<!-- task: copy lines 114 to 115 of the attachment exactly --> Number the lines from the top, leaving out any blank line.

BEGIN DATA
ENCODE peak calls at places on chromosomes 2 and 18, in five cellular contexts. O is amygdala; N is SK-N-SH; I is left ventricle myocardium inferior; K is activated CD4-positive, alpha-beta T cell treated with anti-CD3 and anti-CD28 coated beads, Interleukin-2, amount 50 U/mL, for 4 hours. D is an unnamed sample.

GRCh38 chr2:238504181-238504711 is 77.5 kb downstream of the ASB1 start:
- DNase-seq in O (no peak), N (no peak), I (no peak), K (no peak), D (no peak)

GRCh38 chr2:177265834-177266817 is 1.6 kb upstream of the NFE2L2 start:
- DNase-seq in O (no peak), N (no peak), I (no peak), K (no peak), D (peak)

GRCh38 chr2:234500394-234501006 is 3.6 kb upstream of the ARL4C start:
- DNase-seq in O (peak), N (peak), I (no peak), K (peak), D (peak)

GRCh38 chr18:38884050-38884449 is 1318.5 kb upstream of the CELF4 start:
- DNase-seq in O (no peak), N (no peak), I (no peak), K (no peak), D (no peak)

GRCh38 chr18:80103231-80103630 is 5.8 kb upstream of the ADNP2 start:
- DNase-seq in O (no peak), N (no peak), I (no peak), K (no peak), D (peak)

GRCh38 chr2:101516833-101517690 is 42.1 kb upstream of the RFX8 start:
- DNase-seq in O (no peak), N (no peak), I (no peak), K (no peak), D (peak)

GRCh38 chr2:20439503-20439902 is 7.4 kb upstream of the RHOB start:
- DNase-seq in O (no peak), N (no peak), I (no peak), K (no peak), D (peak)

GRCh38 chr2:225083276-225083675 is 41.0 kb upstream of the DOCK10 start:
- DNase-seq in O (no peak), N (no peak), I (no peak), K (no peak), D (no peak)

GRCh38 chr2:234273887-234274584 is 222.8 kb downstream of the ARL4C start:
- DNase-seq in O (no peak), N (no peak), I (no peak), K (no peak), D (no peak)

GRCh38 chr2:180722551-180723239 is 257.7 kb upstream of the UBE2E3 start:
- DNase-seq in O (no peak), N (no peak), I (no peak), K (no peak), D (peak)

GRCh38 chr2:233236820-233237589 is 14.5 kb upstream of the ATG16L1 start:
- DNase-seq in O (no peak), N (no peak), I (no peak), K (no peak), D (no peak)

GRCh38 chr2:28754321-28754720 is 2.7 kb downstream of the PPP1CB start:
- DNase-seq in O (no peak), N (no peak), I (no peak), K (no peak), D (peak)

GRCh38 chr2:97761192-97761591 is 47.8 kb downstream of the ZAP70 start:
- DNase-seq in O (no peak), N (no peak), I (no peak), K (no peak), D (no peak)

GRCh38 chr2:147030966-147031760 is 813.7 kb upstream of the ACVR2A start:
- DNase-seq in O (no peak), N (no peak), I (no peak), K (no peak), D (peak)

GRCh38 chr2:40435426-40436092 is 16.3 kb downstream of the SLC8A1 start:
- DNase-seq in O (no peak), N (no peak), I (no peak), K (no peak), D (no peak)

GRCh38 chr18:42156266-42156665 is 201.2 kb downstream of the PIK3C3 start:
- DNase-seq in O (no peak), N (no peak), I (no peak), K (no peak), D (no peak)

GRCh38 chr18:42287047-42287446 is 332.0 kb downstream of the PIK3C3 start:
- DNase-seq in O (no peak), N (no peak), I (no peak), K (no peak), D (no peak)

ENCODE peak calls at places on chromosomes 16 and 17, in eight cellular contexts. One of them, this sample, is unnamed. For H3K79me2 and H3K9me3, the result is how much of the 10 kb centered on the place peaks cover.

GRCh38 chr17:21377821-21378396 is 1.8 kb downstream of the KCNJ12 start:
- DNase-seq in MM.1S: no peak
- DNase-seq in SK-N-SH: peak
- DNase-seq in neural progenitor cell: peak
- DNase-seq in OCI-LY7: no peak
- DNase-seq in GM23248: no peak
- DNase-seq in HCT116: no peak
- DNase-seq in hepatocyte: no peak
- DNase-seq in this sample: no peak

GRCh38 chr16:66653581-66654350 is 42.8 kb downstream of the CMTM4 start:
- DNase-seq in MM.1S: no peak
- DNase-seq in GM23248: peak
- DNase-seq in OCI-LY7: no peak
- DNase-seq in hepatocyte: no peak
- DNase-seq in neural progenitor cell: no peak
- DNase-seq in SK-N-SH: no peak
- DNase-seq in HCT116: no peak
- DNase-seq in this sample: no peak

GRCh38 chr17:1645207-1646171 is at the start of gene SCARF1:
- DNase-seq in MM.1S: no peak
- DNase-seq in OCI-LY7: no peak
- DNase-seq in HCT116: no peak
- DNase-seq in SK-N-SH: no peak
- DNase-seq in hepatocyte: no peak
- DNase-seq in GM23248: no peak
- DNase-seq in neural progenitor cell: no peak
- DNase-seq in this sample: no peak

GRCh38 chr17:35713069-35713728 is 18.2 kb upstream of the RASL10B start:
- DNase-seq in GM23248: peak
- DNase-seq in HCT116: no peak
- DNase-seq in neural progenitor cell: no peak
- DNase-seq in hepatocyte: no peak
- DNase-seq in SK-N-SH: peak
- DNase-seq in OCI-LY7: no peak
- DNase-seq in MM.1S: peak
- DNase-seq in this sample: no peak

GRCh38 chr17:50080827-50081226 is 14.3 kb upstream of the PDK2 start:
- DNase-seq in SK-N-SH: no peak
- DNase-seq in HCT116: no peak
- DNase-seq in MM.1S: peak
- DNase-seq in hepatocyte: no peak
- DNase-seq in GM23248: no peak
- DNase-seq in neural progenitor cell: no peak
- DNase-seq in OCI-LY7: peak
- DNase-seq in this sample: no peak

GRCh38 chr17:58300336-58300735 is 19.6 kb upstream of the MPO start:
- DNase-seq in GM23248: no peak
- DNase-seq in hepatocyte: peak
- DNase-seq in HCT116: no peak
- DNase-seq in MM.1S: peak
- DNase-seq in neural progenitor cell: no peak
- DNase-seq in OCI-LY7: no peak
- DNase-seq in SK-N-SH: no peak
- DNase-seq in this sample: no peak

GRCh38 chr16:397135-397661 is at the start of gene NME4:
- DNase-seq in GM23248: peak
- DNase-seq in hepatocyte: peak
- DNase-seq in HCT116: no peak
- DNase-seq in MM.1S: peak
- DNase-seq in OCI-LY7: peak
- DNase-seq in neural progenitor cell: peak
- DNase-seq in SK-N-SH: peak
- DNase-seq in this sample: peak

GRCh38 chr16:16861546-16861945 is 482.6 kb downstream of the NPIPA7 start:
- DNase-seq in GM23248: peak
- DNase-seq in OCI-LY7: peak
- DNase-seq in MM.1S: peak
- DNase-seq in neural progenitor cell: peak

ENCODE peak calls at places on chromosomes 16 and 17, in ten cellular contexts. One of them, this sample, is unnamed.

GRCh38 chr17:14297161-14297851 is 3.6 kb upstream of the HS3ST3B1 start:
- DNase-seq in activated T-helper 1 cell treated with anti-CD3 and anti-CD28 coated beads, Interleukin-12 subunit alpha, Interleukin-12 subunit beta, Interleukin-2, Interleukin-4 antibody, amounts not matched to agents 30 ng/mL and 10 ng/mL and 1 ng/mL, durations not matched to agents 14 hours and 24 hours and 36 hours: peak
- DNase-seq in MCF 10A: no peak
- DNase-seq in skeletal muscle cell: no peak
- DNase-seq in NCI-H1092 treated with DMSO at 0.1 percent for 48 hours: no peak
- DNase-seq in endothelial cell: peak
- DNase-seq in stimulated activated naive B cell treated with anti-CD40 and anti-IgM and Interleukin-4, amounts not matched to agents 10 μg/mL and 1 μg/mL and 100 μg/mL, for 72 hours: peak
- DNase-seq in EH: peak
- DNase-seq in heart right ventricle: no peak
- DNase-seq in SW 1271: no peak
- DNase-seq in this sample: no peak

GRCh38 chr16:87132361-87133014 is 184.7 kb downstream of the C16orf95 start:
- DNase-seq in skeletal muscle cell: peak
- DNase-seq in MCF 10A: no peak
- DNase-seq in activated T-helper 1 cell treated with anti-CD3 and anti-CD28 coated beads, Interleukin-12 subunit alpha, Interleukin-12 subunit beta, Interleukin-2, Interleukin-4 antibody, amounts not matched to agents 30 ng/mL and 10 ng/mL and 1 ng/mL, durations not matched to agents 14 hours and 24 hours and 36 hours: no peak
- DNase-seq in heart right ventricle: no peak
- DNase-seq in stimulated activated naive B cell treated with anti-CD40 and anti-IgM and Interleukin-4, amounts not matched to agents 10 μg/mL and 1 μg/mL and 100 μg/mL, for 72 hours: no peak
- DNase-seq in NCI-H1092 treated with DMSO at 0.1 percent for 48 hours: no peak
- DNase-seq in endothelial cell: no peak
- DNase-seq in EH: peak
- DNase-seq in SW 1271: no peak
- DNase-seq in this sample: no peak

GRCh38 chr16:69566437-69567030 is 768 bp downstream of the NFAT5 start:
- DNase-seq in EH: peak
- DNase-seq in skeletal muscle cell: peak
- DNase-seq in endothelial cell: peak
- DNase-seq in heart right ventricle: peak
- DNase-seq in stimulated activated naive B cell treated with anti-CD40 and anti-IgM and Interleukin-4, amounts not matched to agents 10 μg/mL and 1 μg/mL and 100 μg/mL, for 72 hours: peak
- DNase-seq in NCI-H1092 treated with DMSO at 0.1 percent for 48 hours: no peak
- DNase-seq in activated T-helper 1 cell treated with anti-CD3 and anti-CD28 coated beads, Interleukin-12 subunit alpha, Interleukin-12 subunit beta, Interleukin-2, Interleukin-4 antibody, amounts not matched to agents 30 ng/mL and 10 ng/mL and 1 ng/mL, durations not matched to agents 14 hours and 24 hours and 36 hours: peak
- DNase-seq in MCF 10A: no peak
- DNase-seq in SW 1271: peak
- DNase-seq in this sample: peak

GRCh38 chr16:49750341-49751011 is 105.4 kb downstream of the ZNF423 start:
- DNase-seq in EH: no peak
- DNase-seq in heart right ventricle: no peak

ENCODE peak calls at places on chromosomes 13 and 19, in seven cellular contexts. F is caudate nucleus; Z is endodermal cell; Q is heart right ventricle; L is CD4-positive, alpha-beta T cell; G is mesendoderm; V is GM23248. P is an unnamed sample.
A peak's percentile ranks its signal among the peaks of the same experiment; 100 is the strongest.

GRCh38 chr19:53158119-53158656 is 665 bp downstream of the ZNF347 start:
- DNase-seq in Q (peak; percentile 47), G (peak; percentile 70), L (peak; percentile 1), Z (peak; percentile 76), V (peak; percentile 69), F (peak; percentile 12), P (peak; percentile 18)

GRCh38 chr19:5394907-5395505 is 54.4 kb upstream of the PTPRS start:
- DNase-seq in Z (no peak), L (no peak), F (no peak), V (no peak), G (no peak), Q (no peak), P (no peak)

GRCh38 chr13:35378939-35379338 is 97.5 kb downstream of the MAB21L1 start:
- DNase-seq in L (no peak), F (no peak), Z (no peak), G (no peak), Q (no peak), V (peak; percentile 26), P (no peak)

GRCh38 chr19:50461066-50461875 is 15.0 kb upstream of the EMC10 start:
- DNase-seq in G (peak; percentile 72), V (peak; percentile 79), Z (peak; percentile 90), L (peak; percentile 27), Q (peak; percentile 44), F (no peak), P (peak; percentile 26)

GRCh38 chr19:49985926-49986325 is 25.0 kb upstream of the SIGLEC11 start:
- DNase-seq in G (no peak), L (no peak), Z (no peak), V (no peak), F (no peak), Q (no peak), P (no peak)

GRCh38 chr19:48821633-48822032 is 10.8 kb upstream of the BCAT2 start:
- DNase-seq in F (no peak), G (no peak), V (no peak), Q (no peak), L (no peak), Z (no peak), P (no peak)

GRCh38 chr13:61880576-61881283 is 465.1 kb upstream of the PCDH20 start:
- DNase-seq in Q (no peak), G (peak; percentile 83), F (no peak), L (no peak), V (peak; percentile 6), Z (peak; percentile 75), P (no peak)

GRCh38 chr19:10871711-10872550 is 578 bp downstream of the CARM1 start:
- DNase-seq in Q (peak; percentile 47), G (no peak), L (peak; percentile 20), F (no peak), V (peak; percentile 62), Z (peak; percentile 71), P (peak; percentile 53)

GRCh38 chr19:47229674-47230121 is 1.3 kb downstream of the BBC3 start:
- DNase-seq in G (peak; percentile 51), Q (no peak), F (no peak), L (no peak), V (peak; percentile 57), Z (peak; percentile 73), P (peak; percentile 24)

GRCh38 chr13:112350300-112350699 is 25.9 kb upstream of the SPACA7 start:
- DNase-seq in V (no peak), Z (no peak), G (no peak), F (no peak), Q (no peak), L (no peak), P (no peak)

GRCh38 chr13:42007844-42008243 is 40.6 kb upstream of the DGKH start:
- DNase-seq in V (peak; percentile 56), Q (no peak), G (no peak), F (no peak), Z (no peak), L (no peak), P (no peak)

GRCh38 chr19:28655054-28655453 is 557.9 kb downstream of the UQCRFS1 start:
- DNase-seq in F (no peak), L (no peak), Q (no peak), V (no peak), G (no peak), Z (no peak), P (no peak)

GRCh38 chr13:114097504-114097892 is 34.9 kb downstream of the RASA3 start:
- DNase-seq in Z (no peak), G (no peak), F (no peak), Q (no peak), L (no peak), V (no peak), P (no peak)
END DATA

- DNase-seq in heart right ventricle: no peak
- DNase-seq in SW 1271: no peak